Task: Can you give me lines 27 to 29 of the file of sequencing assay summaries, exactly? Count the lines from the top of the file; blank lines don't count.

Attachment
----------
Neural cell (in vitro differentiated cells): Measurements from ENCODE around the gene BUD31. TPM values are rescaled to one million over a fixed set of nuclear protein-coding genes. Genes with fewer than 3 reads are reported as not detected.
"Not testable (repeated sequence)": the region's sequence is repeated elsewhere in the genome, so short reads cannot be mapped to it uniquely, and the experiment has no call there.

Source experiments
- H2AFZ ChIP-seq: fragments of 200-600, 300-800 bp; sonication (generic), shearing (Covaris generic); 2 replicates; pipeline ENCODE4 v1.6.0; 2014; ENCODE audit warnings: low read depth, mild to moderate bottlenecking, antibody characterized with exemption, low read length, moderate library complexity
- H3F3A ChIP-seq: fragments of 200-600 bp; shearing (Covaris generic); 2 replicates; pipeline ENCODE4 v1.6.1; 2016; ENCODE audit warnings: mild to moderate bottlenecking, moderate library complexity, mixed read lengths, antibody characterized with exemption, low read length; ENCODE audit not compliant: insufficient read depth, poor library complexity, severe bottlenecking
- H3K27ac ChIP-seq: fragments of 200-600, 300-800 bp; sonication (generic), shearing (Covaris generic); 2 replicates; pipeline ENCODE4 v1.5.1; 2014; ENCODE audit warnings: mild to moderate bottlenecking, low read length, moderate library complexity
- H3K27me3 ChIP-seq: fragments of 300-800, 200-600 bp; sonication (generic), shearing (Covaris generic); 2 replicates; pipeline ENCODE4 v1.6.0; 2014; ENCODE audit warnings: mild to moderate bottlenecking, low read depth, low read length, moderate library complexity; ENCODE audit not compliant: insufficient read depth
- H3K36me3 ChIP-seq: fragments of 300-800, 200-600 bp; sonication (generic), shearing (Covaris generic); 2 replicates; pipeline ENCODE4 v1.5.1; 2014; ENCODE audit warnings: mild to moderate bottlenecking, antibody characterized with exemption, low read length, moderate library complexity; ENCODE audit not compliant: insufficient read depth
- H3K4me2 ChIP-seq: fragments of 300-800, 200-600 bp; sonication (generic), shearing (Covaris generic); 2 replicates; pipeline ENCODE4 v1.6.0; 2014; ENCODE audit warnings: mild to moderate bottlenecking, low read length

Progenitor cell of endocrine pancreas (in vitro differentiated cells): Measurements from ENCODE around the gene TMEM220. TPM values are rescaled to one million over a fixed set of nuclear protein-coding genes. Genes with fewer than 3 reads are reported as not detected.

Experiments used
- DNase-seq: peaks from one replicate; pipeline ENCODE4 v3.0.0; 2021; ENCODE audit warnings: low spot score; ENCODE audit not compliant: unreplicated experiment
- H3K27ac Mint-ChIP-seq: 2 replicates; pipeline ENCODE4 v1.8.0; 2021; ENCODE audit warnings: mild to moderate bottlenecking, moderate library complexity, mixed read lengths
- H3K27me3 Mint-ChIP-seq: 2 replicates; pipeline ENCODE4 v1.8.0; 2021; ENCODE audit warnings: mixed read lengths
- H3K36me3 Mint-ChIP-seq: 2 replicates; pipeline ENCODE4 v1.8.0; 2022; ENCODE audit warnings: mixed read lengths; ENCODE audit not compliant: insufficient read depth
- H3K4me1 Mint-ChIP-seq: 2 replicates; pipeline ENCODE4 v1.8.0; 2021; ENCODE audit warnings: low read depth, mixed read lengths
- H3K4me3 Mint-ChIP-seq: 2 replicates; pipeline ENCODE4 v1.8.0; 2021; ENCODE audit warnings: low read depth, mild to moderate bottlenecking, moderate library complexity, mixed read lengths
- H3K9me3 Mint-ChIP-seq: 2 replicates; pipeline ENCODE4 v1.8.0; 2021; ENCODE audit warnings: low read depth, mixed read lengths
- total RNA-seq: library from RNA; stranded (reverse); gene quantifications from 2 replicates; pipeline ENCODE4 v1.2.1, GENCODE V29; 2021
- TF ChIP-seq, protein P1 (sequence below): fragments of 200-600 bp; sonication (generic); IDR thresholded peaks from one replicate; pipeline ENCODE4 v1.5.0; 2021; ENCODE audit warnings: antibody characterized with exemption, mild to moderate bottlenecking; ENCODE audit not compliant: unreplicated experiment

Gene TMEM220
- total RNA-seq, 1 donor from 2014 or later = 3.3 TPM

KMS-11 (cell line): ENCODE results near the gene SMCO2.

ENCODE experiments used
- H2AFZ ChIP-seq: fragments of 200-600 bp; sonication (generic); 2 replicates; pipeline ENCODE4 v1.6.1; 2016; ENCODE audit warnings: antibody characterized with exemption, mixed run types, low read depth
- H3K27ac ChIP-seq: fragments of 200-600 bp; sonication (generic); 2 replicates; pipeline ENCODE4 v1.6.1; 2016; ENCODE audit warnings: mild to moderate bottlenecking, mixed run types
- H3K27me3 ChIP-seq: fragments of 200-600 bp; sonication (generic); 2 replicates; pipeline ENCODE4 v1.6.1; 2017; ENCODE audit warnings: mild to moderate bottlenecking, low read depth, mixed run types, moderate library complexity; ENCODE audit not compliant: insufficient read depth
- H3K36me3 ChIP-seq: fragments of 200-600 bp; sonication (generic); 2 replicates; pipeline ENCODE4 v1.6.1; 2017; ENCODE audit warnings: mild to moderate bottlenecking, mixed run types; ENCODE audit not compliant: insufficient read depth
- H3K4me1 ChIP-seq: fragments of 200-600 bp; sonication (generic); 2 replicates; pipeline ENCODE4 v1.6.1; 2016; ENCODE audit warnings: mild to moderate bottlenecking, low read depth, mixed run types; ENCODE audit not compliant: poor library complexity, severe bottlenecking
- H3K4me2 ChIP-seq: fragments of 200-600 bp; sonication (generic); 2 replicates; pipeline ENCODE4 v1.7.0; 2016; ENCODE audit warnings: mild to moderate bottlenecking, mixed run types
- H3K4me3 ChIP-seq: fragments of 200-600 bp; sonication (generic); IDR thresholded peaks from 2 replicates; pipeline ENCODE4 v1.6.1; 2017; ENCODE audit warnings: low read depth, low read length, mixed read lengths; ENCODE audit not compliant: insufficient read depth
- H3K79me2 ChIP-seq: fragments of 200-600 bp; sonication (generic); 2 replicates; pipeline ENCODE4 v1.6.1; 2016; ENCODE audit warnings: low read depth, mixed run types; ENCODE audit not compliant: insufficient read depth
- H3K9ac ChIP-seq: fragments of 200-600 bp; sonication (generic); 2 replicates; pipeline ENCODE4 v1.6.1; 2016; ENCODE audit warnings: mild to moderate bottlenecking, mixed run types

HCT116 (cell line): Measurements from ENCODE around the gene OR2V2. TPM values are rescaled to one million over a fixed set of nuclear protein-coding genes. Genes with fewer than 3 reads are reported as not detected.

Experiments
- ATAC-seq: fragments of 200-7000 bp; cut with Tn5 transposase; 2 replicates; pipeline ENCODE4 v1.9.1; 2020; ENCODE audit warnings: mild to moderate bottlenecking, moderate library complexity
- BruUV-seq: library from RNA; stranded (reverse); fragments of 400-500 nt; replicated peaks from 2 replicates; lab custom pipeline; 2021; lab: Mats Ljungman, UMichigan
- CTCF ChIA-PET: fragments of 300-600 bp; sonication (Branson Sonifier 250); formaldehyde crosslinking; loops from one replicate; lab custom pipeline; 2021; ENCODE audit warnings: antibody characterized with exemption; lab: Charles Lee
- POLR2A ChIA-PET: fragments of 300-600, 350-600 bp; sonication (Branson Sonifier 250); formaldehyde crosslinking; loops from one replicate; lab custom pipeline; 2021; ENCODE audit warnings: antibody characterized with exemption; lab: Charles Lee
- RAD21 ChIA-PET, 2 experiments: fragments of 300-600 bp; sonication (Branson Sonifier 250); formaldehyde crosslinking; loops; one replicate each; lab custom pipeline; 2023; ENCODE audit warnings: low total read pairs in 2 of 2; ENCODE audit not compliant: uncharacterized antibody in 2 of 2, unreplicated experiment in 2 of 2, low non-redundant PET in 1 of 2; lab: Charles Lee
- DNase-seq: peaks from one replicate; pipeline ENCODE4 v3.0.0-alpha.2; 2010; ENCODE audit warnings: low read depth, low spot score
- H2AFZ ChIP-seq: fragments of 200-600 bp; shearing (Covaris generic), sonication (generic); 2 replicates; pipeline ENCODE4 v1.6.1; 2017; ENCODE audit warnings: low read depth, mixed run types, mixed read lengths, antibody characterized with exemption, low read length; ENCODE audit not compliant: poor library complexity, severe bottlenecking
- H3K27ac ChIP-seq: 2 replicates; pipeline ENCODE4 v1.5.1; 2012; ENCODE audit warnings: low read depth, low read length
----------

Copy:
- H3K27me3 ChIP-seq: fragments of 200-600 bp; sonication (generic); 2 replicates; pipeline ENCODE4 v1.6.1; 2017; ENCODE audit warnings: mild to moderate bottlenecking, low read depth, mixed run types, moderate library complexity; ENCODE audit not compliant: insufficient read depth
- H3K36me3 ChIP-seq: fragments of 200-600 bp; sonication (generic); 2 replicates; pipeline ENCODE4 v1.6.1; 2017; ENCODE audit warnings: mild to moderate bottlenecking, mixed run types; ENCODE audit not compliant: insufficient read depth
- H3K4me1 ChIP-seq: fragments of 200-600 bp; sonication (generic); 2 replicates; pipeline ENCODE4 v1.6.1; 2016; ENCODE audit warnings: mild to moderate bottlenecking, low read depth, mixed run types; ENCODE audit not compliant: poor library complexity, severe bottlenecking